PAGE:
“Narrative,” Hope-Gill says, “[is] a form of knowledge, a way of perceiving the world through story — our own and everyone else’s.” It’s this connection that she attributes to Masterton’s love of community, and ultimately, to the art of storytelling. “Every community is bonded by stories, so that’s the best substance for bringing them together.”
Last year’s Wordfest saw the inclusion of storytelling. This year, the event — which originally focused on poetry — expands even further to envelop fiction and longer forms of both narrative writing and verse. Stories presented throughout the weekend range from a microbiologist’s view of life on Earth and meditations on tech startups, to presentations about autism and afternoon sessions on the medicinal benefits of narrative in the fields of physiology and psychology. As Hope-Gill sees it, “Wordfest is more a listening device than a teaching device.”
Poetry is still well-represented. The literary festival features poetry recitations, theory and practice workshops, oral histories and musical performances by an array of area and regional academics and professionals, writers and songwriters — not to mention the poets. Presenters include Quraysh Ali Lansana, author of They Shall Run: Harriet Tubman Poems and editor of Glencoe/McGraw-Hill’s African American Literature Reader; and Aimee Nezhukumatathil, a professor whose multiple accolades include the Global Filipino Award.
“Wordfest started as an attempt to get poetry back on the scene after a decadeslong quiet,” says Hope-Gill. Now that that scene is flourishing, she says, the festival is beginning to organically move into new territory. The expansion is all about greater accessibility, says the event founder. Poetry isn’t always the easiest literary form to casually grasp, much less dive into. And literary festivals can often intimidate audiences by bombarding them with formulaic, listlike reasons (rave reviews, commanding resumes, etc.) for appreciating an author’s work.
Not so at Wordfest. The weekend is less about accolades than it is about connecting to the audience. By including storytelling and narrative fiction, Hope-Gill and the featured poets, writers  and presenters (including storyteller Connie Regan-Blake; artist, curator and peace activist Kiran Singh Sirah; and filmmaker Lisa Smith Bruer) aim to reach a broader audience and ultimately enhance the appreciation of verse. That’s to say, the festival has something for everyone. “If an attendee needs intellectual stimulation, they get it,” says Hope-Gill. “If they need some soul healing, as poetry has been known to deliver for ages, they get it. If they need conversation about current trends in literature and sociology and politics, they get it.”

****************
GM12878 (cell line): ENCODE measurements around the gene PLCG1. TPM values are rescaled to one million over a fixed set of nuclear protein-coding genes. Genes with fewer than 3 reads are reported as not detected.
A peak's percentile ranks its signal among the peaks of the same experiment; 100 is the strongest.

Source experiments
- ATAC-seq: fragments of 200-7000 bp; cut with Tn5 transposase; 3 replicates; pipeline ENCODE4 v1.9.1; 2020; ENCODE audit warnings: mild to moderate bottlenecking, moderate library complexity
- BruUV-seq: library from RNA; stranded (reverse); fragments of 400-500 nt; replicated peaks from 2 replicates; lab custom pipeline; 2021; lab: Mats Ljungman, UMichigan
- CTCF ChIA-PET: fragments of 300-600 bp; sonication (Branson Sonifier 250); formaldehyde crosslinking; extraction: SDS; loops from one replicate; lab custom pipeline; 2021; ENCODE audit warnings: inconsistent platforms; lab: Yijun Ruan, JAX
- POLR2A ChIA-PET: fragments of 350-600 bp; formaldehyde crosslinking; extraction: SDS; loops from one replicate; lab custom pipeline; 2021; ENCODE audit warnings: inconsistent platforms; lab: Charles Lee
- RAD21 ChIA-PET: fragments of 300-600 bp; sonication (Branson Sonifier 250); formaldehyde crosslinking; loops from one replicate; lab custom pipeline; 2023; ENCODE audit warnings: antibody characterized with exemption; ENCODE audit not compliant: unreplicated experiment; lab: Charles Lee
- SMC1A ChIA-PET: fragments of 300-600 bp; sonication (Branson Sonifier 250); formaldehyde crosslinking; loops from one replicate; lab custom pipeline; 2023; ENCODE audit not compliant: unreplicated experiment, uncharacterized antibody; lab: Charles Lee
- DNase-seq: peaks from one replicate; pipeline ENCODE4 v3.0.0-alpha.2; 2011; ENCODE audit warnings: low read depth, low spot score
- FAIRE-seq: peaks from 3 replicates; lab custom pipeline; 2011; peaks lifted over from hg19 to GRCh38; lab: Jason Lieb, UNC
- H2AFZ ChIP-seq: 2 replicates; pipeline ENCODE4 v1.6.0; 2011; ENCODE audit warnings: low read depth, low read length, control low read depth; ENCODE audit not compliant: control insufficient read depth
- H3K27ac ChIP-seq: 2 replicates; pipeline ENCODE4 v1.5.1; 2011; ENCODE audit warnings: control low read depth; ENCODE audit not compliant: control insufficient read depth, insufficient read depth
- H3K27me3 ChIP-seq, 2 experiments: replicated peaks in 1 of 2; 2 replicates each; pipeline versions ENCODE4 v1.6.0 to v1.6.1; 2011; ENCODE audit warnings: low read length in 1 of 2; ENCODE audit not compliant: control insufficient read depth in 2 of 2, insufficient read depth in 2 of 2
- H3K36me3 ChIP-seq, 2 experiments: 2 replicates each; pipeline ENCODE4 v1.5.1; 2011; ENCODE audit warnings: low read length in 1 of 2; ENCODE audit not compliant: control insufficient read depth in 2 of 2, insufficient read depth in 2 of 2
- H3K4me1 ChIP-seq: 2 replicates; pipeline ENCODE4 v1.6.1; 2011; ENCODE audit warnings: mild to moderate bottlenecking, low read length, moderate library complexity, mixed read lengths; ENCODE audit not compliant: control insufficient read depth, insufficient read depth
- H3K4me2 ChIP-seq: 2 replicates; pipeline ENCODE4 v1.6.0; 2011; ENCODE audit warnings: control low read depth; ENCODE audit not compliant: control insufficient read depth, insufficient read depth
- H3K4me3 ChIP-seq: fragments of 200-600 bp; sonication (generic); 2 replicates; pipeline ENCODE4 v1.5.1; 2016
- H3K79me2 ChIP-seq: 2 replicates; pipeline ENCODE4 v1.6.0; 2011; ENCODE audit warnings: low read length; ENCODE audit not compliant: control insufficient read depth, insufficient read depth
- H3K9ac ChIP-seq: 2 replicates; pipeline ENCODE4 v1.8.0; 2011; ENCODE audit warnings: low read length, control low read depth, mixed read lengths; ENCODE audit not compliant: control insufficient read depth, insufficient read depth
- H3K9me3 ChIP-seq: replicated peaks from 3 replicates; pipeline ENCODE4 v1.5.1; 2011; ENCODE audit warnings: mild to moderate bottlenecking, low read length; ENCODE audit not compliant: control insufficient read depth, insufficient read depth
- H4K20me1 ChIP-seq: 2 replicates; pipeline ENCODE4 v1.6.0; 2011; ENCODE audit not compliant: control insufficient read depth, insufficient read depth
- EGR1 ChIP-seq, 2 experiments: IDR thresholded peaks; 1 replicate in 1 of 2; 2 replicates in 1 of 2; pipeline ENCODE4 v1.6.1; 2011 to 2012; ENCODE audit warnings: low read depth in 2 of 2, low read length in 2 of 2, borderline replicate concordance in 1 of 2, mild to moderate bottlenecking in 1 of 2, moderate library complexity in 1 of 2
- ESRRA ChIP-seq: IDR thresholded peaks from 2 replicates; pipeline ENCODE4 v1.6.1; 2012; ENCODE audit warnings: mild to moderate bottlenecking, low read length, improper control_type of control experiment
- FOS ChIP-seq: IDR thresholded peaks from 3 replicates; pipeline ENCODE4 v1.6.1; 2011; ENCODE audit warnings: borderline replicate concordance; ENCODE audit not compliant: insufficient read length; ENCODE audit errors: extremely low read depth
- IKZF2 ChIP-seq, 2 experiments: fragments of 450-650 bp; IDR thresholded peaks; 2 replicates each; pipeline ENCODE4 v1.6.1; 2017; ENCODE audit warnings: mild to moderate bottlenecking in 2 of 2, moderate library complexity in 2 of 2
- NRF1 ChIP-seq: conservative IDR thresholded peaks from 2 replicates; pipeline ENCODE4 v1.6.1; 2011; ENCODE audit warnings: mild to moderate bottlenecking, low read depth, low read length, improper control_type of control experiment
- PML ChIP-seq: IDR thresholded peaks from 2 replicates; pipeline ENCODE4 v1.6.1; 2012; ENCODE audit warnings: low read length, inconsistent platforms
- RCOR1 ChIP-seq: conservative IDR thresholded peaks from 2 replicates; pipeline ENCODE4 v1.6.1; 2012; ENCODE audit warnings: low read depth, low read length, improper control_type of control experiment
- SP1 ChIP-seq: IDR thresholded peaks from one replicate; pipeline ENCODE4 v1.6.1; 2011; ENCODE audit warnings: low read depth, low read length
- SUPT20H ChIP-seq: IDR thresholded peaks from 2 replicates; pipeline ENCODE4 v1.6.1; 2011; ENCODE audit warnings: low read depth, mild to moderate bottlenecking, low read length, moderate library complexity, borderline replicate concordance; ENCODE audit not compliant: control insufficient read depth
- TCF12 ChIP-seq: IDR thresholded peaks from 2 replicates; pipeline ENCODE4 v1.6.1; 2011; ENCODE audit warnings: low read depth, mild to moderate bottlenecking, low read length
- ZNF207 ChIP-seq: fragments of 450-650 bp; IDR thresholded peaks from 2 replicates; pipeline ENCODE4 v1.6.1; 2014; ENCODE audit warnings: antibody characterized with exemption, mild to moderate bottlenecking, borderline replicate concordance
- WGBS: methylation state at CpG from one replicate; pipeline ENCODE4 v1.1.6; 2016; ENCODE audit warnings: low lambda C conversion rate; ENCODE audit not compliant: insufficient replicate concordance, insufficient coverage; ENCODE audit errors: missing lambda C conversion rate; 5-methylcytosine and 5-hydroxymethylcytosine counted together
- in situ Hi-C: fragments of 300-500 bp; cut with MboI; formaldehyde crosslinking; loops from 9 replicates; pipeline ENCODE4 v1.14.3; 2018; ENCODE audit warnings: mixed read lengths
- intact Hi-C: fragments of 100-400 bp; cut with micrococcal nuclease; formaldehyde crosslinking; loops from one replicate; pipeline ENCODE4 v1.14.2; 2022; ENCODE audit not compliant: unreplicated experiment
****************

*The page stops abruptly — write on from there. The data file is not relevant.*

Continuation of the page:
She adds, “This festival is about the writers inviting us into their work.”

Is law enforcement prepping for a revolution?


Boston preps for Urban Shield training

(NECN: Kathryn Sotnik, Boston) - The city of Boston is getting ready for massive training with thousands of first responders.

The training, called Urban Shield Boston, will go on for a full 24 hours in Boston, starting at 8 a.m. Saturday morning.

"The public should not be alarmed if they see increased public safety activity across Boston," said Rene Fielding of Boston Emergency Management.

Two thousand police, fire, EMS, and others will come together to train for the unexpected and the unforeseeable.

Commissioner William Evans of the Boston Police says the incidents will include an active shooter situation, a building collapse, and a hospital evacuation among other scenarios.

Boston Mayor Marty Walsh also credits previous years training for the fast response to the Boston Marathon Bombings.

This year, emergency workers will also train around detection of Improvised Explosive Devices and other confidential scenarios.

The idea is to manage multiple public safety threats that are happening all at once.

Funding for the training comes from a US Homeland Security grant.


MSM stays silent: Marines kidnaped by our "kind and gentle" southern neighbors would threaten narrative


Another US Marine shackled in Mexican prison on gun charges

 “I accidentally drove into Mexico with 3 guns, a rifle (AR-15), a .45 cal pistol and a 12 gauge pump shotgun...."

Prison authorities in Tijuana, Mexico, have shackled a decorated U.S. Marine veteran of two combat tours in Afghanistan to his cot in a prison infirmary, restraining each of his limbs, on charges of introducing outlawed weapons into Mexico.

The Marine reservist, Andrew Tahmooressi, 25, who is from Weston, Fla., outside Miami, drove his black Ford F-150 pickup through the San Ysidro, Calif., border crossing into Tijuana on April 1, carrying his worldly possessions, including three U.S.-registered firearms.